Retired Supreme Court Justice Rosalie Abella is optimistic about Canada’s progress towards equality
The outgoing Supreme Court Justice Rosalie Abella (Rosalie Abella) said that during her decades in politics, Canada has made steady progress towards a fairer society, but she said she should do more Work to include groups that are still lagging behind.
“We are in a much better situation now than before,” Abella said in an interview with CBC Chief Political Correspondent Rosemary Barton.
“But we still have a long way to go.”
Abella provided this assessment a few weeks before she was about to retire-on July 1, she turned 75, which is the mandatory retirement age for Supreme Court judges.
You can watch her full interview Rosemary Button live broadcast, Available on CBC’s streaming service Gem.
Abella was nominated as a Supreme Court judge by Prime Minister Paul Martin in 2004. She was the first Jewish woman and the first former refugee to serve on the bench of the High Court.
Abella was born in a camp for displaced persons in Stuttgart, Germany in 1946, and then came to Canada in 1950.
Abella helped make laws on disability and equality in employment
In an interview with Barton, Abella reviewed her career, which has brought many landmark changes to Canadian law (especially for disadvantaged groups).
Before joining the Supreme Court, Abella led a study on the access to legal services for persons with disabilities in Ontario in 1983 and became the sole commissioner of the Royal Federal Employment Equality Commission in 1984.
As part of the Royal Commission, her legal theory of equality and discrimination was adopted by the Supreme Court in 1989.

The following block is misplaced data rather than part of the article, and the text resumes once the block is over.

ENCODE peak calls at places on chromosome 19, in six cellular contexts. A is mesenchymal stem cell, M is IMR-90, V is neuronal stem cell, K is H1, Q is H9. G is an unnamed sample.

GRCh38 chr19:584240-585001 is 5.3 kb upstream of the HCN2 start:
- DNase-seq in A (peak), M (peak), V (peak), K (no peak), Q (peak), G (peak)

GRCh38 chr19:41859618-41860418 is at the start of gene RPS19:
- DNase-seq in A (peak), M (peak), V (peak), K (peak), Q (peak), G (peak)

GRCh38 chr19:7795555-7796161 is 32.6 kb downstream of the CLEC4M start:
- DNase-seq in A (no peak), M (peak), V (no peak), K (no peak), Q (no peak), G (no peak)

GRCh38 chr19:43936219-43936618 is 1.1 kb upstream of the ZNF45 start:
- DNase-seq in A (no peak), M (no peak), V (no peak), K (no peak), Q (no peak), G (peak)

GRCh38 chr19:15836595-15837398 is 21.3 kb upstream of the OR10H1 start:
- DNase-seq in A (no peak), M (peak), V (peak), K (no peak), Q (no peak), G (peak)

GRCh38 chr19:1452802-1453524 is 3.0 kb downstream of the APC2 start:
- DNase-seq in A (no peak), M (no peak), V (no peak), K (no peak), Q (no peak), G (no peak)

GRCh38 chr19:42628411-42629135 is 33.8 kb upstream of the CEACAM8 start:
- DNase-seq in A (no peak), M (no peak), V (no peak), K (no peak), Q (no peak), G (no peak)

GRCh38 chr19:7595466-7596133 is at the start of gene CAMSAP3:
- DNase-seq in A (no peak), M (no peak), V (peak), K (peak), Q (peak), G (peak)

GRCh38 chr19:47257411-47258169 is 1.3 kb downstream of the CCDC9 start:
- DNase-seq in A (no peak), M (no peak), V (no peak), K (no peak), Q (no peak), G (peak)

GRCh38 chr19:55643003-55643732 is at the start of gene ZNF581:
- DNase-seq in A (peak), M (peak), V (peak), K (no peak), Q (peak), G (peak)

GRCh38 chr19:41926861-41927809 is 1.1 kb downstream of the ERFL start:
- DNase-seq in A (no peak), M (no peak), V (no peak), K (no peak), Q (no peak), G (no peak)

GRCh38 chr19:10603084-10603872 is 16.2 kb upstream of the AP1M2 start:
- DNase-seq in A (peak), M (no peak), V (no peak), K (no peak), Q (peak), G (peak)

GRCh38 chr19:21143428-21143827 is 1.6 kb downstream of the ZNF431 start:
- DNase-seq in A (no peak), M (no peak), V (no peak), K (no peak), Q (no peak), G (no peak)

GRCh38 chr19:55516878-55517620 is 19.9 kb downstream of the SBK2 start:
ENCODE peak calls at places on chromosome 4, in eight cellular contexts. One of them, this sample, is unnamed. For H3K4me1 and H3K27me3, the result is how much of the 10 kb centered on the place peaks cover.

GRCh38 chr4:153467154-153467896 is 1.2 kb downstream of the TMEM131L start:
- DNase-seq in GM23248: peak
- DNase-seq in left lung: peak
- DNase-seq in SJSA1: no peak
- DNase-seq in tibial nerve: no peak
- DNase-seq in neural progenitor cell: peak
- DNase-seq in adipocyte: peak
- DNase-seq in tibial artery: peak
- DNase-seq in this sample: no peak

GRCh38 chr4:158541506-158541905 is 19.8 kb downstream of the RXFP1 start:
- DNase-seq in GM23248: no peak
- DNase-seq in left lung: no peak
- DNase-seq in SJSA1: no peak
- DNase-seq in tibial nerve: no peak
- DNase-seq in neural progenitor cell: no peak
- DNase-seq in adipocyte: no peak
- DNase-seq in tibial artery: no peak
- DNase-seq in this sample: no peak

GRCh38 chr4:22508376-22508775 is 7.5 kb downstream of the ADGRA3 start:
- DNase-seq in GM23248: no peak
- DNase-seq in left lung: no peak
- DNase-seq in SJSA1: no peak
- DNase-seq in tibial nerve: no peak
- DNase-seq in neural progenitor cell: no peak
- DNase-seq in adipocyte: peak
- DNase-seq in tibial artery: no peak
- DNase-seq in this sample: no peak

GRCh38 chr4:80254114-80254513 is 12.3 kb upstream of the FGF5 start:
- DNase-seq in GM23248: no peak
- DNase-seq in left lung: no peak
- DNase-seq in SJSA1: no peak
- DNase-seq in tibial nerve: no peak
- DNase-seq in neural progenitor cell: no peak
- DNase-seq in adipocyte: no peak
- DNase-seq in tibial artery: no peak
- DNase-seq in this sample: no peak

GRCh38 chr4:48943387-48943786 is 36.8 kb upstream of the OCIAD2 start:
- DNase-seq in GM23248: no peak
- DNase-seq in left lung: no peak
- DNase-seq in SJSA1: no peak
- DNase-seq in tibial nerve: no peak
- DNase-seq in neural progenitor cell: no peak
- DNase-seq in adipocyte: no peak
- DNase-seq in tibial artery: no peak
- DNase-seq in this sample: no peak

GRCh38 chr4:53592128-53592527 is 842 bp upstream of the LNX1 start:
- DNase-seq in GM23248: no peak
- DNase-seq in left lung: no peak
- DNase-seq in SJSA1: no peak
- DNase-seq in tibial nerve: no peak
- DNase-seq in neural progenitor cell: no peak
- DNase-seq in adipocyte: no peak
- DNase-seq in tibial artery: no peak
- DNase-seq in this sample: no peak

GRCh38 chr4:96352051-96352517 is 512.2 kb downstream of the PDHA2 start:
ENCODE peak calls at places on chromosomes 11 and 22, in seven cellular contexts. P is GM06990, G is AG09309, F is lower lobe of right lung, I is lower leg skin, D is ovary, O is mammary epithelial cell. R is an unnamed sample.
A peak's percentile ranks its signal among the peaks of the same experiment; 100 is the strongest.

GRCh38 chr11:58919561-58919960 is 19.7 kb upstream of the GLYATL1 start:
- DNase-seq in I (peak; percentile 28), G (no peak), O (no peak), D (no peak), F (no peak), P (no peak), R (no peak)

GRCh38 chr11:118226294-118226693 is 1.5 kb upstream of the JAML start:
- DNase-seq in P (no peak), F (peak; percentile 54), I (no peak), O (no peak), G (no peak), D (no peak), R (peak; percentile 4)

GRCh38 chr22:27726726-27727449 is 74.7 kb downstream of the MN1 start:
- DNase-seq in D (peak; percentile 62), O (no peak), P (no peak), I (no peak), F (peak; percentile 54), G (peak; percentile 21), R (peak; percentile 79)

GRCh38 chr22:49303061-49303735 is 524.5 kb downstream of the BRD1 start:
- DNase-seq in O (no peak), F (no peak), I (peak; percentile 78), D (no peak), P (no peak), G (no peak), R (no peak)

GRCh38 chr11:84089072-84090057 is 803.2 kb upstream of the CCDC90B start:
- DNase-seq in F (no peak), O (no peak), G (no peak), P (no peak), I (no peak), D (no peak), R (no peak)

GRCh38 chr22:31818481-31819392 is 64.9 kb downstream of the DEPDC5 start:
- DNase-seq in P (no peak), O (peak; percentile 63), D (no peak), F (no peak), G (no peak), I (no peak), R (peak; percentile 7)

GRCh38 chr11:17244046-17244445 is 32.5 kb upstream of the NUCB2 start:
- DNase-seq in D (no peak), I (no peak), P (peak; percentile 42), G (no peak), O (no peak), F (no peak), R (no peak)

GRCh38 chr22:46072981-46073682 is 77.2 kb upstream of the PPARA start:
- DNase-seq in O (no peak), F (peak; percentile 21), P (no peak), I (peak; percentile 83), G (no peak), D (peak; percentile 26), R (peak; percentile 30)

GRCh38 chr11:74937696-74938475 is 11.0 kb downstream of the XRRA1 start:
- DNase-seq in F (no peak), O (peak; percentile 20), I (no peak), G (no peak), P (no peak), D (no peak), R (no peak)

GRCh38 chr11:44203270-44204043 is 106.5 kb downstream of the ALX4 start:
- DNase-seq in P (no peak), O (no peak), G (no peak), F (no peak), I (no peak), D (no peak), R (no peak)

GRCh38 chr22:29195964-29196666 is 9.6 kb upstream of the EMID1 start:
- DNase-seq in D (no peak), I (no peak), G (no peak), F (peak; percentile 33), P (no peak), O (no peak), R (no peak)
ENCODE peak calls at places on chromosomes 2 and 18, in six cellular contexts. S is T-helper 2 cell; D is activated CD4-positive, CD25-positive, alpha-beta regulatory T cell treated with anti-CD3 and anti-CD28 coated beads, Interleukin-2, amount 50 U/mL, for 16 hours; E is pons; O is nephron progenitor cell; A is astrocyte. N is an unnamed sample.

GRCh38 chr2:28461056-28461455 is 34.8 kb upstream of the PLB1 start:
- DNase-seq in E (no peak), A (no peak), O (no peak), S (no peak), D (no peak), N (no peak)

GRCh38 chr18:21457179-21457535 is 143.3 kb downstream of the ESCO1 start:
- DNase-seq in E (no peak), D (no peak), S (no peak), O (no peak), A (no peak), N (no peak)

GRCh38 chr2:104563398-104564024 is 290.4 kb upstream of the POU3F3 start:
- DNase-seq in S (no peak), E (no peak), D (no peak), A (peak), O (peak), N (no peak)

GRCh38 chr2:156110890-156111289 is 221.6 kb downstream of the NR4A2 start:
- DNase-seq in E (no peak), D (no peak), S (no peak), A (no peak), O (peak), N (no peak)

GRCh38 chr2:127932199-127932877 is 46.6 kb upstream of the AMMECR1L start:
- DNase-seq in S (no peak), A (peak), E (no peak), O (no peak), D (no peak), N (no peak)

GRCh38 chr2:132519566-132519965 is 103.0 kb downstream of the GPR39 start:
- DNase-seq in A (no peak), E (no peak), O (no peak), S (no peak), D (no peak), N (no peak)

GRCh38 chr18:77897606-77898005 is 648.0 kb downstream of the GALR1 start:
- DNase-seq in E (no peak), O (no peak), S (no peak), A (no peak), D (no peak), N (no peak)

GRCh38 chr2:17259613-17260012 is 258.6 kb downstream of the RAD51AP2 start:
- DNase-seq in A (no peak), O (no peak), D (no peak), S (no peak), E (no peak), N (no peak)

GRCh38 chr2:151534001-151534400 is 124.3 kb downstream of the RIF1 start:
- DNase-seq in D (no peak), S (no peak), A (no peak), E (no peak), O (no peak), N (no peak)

Abella said these advancements reflect what she believes is a key legal principle – to protect people’s rights while considering what she calls the “context of the times.”
“There is a difference between stability and stagnation,” Abella said. “We cannot make decisions rooted in a century of tradition.”
She acknowledged that Canada does not always respond quickly to the needs of marginalized groups. Abella said the country paid little attention to the problems faced by indigenous communities in the 1970s, although the courts have since become more sensitive.
“[The court] We should be aware of the world we live in and keep pace with the times. When someone brings a case to us, it feels like the right place to make a change,” she said.
“So we don’t always do this. But we do this with indigenous rights,” she said.
“We have done what we have done in every field of rights, and I am proud of that.”
Abella will be replaced in court by another Ontario judge, Justice Mahmoud Jamal. Earlier this week, he was nominated by Prime Minister Justin Trudeau.
Jamal will also make history as the first person of color to join the country’s Supreme Court.